I began dreaming of Jiro on a visit to AJA last month.
Nick Rashby, President of AJA, invited me to dinner at Sushi in the Raw–in Grass Valley, CA.
Conversation freely associated RAW files, raw sushi, our upcoming trip to InterBEE in Tokyo, and the wonderful documentary “Jiro Dreams of Sushi.” Could we possibly score a seat at the hallowed altar of Jiro?
A few days later, Nick sent word “Game On.” Eric Hamilton, in charge of AJA’s Asian resellers and distributors, managed to snag us a reservation at Sukiyabashi Jiro Roppongi. The original Jiro in Ginza is closed on Saturday evening, but the Roppongi Hills Jiro is open.
It is located in the posh Roppongi Hills development of real-estate tycoon Minoru Mori, called the Trump of Tokyo. Sushi maestro Takashi Ono presides over the 10 seats at the counter and 2 tables. He is the second son of Jiro Ono, the 90-year old dreamer of sushi. If we were naming films, this would be “Son of Jiro” — as good as, perhaps better than, the original.
The expedition was at the invitation of AJA and consisted of AJA’s Andy Bellamy, Ask Corporation’s Yoshihiro Maeda, Arato Ogura from ZEISS, and FDT’s Jon Fauer.
Lest Film and Digital Times be perceived as devolving into Food and Drink Times (eats, shoots, writes), we need to feign at least a few technical connections. Wildly stretching, do we see a similarity between sushi master Takashi Ono and the lens meisters we met at the Fujinon factory a few days earlier? And what is it with this fascination in Japan of German vocabulary: sushi meisters, baumkuchen, Makuhari Messe? (see: Meiji restoration, 1867-1912, Japanese scholars studying abroad, foreign experts and exports in Japan, German industrialization, Admiral Togo using ZEISS binoculars in the First Sino-Japanese War (1894 – 1895).
Dangling a pre-production demo-loaner Leica D-Lux with Vario-Summilux f/1.7 with MFT-size sensor and 10.9-34 mm zoom, I was ready to report, blissfully ignorant of the admonitions of Jiro the father in his book “Jiro Gastronomy.”
At the end of the evening, Andy Bellamy presented a copy of this book, containing Jiro’s Twelve Commandments of Sushi Etiquette. There it was,”Please refrain from taking photos of the sushi. The only sure way of enjoying Jiro’s sushi is to concentrate on dining.”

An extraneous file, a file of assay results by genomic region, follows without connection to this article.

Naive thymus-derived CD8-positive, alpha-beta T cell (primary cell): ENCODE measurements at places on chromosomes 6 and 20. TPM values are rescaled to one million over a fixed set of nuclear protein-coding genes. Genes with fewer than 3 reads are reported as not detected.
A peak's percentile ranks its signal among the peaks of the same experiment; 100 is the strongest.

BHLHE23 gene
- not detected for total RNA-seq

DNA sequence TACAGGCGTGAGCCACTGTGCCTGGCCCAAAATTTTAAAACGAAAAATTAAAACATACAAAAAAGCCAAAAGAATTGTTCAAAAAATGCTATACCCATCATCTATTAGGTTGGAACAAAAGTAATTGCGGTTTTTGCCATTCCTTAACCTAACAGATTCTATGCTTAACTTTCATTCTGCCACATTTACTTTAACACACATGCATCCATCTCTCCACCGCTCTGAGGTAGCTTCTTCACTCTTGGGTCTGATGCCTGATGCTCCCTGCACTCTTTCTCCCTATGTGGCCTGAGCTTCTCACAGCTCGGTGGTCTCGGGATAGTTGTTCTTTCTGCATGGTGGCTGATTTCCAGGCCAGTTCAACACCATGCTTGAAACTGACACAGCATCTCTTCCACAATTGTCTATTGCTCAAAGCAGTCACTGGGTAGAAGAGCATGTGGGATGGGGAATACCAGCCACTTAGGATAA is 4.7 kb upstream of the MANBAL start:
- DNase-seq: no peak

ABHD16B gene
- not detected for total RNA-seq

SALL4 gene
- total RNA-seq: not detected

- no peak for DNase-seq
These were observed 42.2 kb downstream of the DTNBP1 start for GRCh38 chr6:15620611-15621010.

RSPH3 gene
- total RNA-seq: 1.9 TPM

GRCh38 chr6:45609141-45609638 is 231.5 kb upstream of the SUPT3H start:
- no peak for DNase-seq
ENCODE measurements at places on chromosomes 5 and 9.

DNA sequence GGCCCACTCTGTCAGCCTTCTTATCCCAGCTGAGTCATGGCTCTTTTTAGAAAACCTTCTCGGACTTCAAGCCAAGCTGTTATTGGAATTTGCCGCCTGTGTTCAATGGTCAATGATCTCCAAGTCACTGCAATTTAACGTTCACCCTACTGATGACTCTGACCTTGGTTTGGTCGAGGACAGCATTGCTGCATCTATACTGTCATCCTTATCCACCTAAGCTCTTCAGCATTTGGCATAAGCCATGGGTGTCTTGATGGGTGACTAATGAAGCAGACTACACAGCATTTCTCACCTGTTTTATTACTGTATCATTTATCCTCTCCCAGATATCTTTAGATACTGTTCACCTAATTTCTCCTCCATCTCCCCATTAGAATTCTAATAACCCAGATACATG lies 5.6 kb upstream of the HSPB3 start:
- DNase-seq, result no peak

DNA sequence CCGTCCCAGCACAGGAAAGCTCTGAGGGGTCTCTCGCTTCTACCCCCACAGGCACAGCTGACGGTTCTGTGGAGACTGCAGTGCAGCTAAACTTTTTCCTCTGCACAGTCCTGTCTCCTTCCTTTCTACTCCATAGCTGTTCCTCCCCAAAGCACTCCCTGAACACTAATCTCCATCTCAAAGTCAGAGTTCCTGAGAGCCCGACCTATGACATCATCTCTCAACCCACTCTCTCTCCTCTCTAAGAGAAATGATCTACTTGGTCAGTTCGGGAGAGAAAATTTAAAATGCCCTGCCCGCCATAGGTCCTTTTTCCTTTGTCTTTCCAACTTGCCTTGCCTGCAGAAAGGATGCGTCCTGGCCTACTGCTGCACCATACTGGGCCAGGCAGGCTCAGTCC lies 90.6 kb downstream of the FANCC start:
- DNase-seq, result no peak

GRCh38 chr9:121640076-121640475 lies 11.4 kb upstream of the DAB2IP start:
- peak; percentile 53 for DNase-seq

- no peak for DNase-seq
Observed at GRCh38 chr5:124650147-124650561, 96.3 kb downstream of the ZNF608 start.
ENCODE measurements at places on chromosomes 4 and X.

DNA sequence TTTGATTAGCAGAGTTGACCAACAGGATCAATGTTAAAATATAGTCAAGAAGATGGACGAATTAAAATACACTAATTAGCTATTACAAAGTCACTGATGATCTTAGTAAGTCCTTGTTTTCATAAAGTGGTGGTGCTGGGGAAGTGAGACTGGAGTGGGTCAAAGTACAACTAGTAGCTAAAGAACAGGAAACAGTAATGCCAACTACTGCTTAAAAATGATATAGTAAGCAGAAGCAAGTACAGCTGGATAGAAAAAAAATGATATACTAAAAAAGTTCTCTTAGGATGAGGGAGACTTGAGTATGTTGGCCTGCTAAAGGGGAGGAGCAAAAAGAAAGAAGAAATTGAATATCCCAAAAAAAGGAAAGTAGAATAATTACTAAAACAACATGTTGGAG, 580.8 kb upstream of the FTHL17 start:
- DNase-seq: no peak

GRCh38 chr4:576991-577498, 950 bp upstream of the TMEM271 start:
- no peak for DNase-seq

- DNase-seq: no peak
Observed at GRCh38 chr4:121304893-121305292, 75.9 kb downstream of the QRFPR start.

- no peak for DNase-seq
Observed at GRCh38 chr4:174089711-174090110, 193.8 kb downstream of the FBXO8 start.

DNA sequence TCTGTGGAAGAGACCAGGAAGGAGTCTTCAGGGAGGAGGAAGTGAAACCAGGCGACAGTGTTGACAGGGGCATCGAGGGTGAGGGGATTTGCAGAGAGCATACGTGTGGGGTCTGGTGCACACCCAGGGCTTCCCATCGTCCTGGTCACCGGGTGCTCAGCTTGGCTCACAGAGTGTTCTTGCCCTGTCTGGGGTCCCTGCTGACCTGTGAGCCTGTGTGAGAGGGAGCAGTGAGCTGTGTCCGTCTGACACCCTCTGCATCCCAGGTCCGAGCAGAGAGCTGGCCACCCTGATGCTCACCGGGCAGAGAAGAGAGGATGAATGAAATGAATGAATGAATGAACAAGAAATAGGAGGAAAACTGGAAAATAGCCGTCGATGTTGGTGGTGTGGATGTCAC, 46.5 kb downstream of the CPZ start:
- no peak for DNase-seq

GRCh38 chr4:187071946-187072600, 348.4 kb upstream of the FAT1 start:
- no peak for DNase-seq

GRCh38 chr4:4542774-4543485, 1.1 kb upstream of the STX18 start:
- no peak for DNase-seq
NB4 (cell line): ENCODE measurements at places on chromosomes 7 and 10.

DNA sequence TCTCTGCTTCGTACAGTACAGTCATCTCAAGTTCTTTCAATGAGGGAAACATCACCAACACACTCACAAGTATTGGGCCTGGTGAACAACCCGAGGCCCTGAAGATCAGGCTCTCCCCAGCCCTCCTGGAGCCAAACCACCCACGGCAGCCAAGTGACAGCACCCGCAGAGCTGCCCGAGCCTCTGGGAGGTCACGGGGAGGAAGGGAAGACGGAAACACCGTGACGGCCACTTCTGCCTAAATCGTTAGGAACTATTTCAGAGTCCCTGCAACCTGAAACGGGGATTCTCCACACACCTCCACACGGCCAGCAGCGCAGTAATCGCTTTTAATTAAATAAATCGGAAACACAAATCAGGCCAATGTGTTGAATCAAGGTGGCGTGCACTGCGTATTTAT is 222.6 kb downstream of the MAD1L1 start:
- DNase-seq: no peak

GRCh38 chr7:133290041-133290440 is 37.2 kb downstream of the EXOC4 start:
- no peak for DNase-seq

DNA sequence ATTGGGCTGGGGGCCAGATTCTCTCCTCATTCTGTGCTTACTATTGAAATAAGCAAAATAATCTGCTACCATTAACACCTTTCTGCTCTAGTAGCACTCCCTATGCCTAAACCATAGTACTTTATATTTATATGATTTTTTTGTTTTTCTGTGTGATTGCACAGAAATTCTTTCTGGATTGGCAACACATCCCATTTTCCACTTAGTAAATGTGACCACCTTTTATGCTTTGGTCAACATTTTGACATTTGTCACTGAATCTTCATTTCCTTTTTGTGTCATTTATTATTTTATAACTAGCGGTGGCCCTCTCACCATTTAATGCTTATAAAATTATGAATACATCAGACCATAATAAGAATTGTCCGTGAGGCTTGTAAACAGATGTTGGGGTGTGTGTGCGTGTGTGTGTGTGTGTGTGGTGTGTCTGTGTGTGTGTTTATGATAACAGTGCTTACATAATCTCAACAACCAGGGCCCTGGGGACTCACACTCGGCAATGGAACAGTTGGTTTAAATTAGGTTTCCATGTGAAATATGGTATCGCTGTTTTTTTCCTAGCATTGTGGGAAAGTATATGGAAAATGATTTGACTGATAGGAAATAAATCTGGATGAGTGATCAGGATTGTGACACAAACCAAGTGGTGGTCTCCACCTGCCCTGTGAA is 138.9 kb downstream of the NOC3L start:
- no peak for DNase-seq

This came right after “recommended beverage is green tea.” Too late for that; we had already consumed several bottles of Jiro’s smoothest Junmai Daiginjo (made with very precisely polished rice (to aspherical tolerances perhaps) in a very labor-intensive, lens-like process–the summit of Sake: light, complex, fragrant and expensive. The Jiro look.
Fortunately, we were not summarily expelled from this sushi temple, perhaps because Mr. Takashi Ono was welcoming, generously indulgent, and may have been advised in advance that we were camera Otaku (geeks). It also helped that Bellamy’s choir boy countenance had taken on an expression of absolute rapture beginning with the first bite.
Our Omakase adventure consisted of a symphony of 20 sublime creations, beginning with milder sensations, then building with stronger flavors: Yellowtail, Tuna, Mackerel, Tiger Prawn, Red Clam with a dollop of wasabi, Sardine, Sea Urchin, Salmon Roe…
Mr. Ono was extremely welcoming and kind, guiding us through the subtleties of shrimp consumption (tail first, skip the very end, then the head) and a progression of lean bluefin tuna to medium to fatty tuna. All the senses got exercise. The Uni (sea urchin) was like a cold gelato atop lightly vinegared rice, made crunchy by a delicate wrap of nori (seaweed) that had been gently grilled over charcoal that morning. The Ikura (salmon roe) popped in the mouth.
Cut to Jiro, gracefully balancing Ika (squid) atop a miniature bed of rice. It was another relevant film connection. Just the day before, I had visited the Koto factory, manufacturers of not only high-end motion picture light bulbs (the big 20K bulbs are blown by hand) but also specialized lighting for squid fishing boats. Squid are best caught at night and are attracted to light, hence Koto’s waterproof HMI bulbs.
Tamago (grilled eggs) is like the final scene in a script, the finale of the omakase menu. In addition to eggs, Jiro mixes Japanese yam and shrimp and grills it for an hour .
Woody Omens once bestowed, tongue-in-cheek, an honorary ASC membership on Manet. He probably would do the same for Mr. Takashi Jiro, Association of Sushi Chefs. It was an evening of precision, perfection, performance and attention to detail.
We had achieved Nirvana at the hands of a meister…er master.
Photos: Leica D-Lux with Vario-Summilux f/1.7 10.9-34 mm zoom.